Computers show how wind could have parted Red Sea
New computer simulations have shown how the parting of the Red Sea, as described in the Bible, could have been a phenomenon caused by strong winds.
The account in the Book of Exodus describes how the waters of the sea parted, allowing the Israelites to flee their Egyptian pursuers.
Simulations by US scientists show how the movement of wind could have opened up a land bridge at one location.
This would have enabled people to walk across exposed mud flats to safety.
The results are published in the open-access journal Plos One.
The researchers show that a strong east wind, blowing overnight, could have pushed water back at a bend where an ancient river is believed to have merged with a coastal lagoon.
With the water pushed back into both waterways, a land bridge would have opened at the bend, enabling people to walk across exposed mud flats to safety.
As soon as the wind died down, the waters would have rushed back in.
The study is based on a reconstruction of the likely locations and depths of Nile delta waterways, which have shifted considerably over time.
"The simulations match fairly closely with the account in Exodus," said the study's lead author Carl Drews, from the US National Center for Atmospheric Research (NCAR).
"The parting of the waters can be understood through fluid dynamics. The wind moves the water in a way that's in accordance with physical laws, creating a safe passage with water on two sides and then abruptly allowing the water to rush back in."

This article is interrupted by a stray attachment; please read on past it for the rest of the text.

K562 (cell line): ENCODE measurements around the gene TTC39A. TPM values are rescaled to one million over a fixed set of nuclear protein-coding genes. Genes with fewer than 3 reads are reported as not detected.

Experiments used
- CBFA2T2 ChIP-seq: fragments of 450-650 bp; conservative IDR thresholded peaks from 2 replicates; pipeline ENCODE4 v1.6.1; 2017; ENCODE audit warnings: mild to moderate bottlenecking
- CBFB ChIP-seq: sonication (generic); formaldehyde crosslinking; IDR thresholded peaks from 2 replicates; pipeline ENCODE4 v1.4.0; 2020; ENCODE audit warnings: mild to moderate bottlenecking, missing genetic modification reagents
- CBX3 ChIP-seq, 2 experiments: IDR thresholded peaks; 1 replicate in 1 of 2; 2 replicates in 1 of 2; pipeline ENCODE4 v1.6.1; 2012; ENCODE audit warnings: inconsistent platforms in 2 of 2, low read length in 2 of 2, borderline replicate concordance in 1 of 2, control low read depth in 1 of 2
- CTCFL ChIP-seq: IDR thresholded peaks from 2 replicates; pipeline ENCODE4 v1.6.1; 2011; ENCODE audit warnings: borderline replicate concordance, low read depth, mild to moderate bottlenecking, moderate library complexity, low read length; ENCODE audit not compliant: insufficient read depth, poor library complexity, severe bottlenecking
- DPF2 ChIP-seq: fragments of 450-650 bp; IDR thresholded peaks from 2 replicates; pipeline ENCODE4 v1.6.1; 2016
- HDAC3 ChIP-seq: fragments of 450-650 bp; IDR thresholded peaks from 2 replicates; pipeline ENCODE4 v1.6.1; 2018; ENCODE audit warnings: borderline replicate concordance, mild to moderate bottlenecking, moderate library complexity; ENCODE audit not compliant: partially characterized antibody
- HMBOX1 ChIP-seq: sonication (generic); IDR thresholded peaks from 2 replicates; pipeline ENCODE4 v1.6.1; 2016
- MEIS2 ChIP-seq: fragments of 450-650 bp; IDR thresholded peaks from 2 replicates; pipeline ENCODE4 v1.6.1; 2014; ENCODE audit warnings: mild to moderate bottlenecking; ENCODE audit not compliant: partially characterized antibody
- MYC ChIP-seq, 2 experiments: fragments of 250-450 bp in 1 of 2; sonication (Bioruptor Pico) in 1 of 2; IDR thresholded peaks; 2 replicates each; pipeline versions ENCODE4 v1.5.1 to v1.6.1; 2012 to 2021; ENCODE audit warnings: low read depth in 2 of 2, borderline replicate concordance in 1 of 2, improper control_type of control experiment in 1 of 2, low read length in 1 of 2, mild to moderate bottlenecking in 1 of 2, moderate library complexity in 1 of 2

The study is part of a larger research project by Mr Drews into the impacts of winds on water depths, including the extent to which Pacific Ocean typhoons can drive storm surges.
By pin-pointing a possible site south of the Mediterranean Sea for the crossing, the study also could be of benefit to archaeologists seeking to research the account.
A way through
In the Book of Exodus, Moses and the fleeing Israelites became trapped between the Pharaoh's advancing chariots and a body of water that has been variously translated as the Red Sea or the Sea of Reeds.
In a divine miracle, the account says, a mighty east wind blew all night, splitting the waters and leaving a passage of dry land with walls of water on both sides.
The Israelites were able to flee to the other shore. But when the Egyptian Pharaoh's army attempted to pursue them in the morning, the waters rushed back and drowned the soldiers.
Other scientists have also sought to explain the account through natural processes.
Some have speculated that a tsunami could have caused waters to retreat and advance rapidly. But the scientists behind the latest research point out that such an event would not have caused the gradual overnight divide of the waters or have been associated with winds.
Other researchers have focused on a phenomenon known as "wind setdown," in which a particularly strong and persistent wind can lower water levels in one area while piling up water downwind.